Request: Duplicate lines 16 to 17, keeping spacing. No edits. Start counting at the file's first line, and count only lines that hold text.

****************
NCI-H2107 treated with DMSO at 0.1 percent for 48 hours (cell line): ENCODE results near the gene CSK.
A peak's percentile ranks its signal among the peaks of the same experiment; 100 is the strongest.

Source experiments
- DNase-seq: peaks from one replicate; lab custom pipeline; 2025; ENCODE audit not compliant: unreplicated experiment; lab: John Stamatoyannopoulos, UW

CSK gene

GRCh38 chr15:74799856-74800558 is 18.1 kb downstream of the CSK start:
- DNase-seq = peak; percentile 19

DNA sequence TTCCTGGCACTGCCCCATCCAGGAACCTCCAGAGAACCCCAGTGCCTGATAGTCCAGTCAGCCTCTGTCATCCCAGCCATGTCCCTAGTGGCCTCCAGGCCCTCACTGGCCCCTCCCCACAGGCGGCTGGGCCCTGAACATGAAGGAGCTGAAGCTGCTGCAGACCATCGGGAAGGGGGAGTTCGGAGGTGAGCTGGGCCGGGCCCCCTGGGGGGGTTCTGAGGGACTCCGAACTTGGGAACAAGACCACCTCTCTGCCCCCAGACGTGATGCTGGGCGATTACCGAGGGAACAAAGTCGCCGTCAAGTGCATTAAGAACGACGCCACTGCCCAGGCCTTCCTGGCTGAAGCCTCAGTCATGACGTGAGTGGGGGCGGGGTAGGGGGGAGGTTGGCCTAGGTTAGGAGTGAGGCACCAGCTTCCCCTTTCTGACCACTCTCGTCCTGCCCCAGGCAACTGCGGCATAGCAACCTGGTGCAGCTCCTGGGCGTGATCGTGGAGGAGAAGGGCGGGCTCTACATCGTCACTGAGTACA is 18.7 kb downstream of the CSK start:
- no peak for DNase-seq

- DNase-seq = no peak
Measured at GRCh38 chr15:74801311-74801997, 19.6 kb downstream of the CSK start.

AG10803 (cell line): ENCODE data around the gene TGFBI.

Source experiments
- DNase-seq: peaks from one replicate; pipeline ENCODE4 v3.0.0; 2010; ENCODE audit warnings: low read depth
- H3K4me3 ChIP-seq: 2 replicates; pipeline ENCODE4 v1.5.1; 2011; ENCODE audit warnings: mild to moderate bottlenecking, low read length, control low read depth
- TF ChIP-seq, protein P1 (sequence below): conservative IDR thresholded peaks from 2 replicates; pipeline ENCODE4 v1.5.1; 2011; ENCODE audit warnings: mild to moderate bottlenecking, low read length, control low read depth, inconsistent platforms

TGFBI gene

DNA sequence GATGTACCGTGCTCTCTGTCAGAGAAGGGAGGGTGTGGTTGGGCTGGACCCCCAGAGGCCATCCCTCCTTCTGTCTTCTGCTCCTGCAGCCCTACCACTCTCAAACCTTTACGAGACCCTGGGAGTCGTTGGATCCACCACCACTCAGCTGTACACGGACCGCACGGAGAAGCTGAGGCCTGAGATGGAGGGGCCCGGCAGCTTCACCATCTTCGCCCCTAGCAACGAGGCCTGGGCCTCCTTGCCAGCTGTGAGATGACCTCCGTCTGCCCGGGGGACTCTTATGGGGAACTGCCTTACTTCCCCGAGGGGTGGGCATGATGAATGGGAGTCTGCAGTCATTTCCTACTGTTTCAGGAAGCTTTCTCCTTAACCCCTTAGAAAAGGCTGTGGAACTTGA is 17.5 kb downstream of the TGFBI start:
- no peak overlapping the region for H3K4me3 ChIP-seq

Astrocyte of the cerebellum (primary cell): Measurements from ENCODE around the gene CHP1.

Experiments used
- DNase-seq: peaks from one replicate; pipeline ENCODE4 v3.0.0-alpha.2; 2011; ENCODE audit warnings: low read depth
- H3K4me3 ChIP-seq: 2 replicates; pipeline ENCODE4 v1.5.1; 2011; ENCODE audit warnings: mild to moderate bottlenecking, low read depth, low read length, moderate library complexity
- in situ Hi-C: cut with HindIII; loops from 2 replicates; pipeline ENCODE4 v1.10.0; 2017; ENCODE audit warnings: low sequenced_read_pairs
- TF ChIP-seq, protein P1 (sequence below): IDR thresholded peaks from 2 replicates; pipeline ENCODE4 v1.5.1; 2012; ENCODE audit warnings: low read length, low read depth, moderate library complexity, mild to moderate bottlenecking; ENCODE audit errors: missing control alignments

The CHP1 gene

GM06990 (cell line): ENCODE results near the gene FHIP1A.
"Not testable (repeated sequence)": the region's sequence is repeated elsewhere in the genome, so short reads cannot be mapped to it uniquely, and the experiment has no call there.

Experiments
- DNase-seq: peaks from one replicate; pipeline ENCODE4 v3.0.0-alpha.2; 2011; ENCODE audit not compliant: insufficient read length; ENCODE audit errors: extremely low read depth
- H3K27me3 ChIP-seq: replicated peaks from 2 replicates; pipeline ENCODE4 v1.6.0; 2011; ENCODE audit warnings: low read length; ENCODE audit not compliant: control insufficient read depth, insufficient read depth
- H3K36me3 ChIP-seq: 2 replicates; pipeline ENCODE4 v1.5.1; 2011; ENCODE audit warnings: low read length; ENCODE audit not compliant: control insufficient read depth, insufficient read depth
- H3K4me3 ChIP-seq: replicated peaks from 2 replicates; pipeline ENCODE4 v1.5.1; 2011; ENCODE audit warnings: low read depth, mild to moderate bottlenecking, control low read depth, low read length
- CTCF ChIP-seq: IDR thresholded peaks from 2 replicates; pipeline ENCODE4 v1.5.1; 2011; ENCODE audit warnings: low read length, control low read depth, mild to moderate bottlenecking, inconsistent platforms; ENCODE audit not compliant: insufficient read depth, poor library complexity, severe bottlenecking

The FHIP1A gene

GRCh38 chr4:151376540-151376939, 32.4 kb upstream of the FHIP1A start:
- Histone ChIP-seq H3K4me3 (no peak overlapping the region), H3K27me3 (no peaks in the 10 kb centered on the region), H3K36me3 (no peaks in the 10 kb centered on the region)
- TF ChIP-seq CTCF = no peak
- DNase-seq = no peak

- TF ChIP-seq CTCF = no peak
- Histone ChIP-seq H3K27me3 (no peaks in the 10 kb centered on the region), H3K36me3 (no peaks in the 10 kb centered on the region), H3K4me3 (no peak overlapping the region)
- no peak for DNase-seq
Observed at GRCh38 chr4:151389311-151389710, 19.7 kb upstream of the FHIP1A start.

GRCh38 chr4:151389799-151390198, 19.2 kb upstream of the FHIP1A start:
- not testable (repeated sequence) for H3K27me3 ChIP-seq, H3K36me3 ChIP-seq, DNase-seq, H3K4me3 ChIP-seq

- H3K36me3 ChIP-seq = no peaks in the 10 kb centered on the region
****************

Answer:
- TF ChIP-seq, protein P1 (sequence below): conservative IDR thresholded peaks from 2 replicates; pipeline ENCODE4 v1.5.1; 2011; ENCODE audit warnings: mild to moderate bottlenecking, low read length, control low read depth, inconsistent platforms

TGFBI gene